Q: How are a dead baby Humpback whale and our fisherman’s platter related? Read on for clues.
In Vancouver, British Columbia a young Humpback whale comes ashore while alive, but dies hours after beaching himself. Necropsy (animal autopsy) results confirm the creature likely died a slow death from starvation after being entangled in fishing gear.
Later, reports from veterinary pathologist Stephen Raverty with the ministry of agriculture's Animal Health Centre indicate ropes had obviously been buried deep in the whale's mouth. Gouges on the whale's body revealed the scars and injuries from the virtually indestructible line that wrapped around the whale, and implied secondary infections from the injuries. The roughly eight-metre-long whale had no diseases or viruses when it beached itself and died on the tidal mud flats of White Rock beach, south of Vancouver on June 12.
Last May, a successful, down-to-the-wire rescue of a juvenile humpback whale entangled in prawn traps in British Columbia’s Knight’s Bay was credited to chance, as fisheries officers happened to be in the area responding to a float-plane incident joined Paul Cottrell, Fisheries and Oceans Canada Pacific marine mammal coordinator, who sped to the scene.
Fishing gear removed from the whales often lead researchers to track the origin and owner(s). Fishermen are obligated to report missing nets, particularly important when whales return to the area from their southerly migration.
These are just a few examples of entanglements that are publicized, but the glut of marine animals who suffer entanglements and die slow, agonizing deaths due to starvation, infection, predation and drowning may never be accurately recorded simply because they will not be seen. Rather, whales endure the distress of entanglement far off shore and when they die, they sink to the ocean floor.
Dr. Michael Moore of Massachusetts’ Woods Hole Oceanographic Institute (WHOI) and Julie M. van der Hoop’s recent report in the Journal of Marine Biology The Painful Side of Trap and Fixed Net Fisheries: Chronic Entanglement of Large Whales addresses the more obscure and gruesome aspects of mortality caused by entanglement in fishing net and gear. Moore: “The live stranding of a chronically entangled, emaciated humpback in Vancouver, BC makes this recently published short review remain pertinent.”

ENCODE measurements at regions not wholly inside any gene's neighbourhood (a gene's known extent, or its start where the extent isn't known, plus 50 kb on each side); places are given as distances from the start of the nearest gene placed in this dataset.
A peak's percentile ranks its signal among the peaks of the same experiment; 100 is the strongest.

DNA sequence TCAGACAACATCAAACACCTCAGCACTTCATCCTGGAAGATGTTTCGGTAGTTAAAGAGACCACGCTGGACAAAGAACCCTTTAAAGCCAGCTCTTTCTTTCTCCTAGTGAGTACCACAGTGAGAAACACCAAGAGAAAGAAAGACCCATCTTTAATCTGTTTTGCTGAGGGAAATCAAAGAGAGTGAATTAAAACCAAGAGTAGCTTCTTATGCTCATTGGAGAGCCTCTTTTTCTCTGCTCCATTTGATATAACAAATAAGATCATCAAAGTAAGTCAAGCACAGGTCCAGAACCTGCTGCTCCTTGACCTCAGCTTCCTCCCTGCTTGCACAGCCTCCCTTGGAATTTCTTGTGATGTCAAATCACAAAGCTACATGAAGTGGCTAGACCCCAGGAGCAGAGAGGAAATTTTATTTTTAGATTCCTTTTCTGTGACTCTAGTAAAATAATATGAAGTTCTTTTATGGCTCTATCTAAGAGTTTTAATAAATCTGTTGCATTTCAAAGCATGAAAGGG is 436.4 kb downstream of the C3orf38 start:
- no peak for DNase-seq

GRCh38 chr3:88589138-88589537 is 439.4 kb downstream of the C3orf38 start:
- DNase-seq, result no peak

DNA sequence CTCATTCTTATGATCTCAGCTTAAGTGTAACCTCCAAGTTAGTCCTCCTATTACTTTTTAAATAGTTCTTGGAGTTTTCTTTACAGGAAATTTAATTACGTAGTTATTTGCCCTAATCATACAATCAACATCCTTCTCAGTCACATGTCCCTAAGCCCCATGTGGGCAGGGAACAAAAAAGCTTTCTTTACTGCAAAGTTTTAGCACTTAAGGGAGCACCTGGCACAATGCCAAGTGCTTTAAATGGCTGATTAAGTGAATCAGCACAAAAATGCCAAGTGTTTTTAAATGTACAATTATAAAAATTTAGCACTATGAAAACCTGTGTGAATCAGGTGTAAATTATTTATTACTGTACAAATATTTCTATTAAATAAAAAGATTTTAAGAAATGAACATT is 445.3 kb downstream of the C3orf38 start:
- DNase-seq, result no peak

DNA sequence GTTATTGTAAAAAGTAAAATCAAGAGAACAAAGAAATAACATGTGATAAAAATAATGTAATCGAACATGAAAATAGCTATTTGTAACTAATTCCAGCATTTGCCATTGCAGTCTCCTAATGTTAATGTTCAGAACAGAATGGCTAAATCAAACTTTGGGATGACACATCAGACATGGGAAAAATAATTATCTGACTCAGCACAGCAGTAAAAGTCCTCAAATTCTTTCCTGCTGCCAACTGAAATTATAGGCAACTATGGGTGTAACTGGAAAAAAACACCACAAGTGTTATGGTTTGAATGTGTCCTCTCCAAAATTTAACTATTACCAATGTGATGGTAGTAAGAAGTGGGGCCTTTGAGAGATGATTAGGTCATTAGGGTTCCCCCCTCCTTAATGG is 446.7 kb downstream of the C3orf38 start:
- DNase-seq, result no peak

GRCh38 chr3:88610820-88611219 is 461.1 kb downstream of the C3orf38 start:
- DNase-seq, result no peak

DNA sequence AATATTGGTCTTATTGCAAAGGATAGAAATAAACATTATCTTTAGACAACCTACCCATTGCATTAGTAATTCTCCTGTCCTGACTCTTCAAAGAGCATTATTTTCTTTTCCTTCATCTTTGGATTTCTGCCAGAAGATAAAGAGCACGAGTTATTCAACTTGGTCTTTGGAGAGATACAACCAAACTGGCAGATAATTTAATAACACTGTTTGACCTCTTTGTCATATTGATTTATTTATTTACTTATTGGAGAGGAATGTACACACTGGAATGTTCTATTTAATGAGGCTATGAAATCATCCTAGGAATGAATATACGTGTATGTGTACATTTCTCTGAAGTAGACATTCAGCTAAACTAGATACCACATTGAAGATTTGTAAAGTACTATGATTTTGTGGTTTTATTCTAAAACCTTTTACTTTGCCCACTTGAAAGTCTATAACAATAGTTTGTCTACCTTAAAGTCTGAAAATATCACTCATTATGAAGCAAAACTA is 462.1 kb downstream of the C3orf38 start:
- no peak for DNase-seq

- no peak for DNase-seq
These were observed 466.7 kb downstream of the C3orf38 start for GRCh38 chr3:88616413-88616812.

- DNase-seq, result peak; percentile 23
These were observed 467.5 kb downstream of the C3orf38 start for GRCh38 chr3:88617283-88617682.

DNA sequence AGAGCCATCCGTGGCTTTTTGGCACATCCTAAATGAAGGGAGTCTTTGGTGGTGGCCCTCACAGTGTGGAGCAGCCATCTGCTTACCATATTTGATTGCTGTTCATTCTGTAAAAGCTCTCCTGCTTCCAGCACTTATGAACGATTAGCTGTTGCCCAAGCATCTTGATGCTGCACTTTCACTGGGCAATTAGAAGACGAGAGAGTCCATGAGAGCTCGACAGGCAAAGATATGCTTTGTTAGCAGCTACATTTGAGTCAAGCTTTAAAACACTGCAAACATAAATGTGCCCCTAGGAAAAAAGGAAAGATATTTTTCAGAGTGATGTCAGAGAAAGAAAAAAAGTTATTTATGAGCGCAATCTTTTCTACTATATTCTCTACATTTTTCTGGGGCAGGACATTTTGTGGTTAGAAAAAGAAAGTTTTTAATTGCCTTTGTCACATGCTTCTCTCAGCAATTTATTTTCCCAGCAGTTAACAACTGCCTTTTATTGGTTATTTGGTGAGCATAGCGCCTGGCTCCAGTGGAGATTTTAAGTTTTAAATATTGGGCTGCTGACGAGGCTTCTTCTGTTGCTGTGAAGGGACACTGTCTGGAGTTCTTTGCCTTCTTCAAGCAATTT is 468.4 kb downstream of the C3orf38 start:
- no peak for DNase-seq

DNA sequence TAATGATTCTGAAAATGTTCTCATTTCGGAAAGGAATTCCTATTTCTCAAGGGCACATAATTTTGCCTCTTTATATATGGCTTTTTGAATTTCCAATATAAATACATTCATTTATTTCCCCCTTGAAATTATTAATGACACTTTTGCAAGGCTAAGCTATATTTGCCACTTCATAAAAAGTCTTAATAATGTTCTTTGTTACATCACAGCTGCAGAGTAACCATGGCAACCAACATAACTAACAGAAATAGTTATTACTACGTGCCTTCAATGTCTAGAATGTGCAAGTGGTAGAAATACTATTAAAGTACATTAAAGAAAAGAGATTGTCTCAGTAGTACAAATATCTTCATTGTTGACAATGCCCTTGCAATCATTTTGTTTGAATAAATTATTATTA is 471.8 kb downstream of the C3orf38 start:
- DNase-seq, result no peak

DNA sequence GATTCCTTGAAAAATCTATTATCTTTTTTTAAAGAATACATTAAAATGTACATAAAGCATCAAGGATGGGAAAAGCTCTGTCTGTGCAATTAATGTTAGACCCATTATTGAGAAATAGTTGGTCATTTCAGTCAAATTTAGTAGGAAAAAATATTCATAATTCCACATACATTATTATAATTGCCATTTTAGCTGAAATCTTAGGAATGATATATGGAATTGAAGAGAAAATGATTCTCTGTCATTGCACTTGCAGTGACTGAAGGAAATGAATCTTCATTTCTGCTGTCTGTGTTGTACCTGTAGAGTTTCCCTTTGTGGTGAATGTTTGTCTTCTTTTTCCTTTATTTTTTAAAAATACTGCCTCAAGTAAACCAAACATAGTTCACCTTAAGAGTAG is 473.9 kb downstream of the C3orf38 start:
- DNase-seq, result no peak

…Larger whales breaking free of, and subsequently carrying, fixed trap and net gear are subject to a very slow demise, averaging 6 months in the case of the North Atlantic right whale (Eubalaena glacialis). Chronic cases can involve impaired foraging, increased drag, infection, hemorrhage, and severe tissue damage. The individual suffering of these cases appears to be extreme.
source: Volume 2012 (2012), Article ID 230653, 4 pages doi:10.1155/2012/230653 Michael J. Moore and Julie M. van der Hoop
Humpback whales are listed as threatened under Canada's Species at Risk Act. In the US, humpback whales are protected under the Endangered Species Act and the Marine Mammal Protection Act.
A: These events illustrate the connection between our food choices and the suffering of marine animals entangled in fishing line, nets and gear.
More about entangled whales here featuring Provincetown Center for Coastal Studies Scott Landry
http://www.cbc.ca/news/canada/british-columbia/story/2011/08/21/bc-kitim... Humpback whale successfully disentangled after seven hours from fishing line and gill nets in Kitimat, BC 2011.
Global BC | Necropsy shows entanglement, starvation, likely killed young humpback on B.C. coast
2012 IWC ongoing In Panama http://www.iwcoffice.org/meetings/meeting2012.htm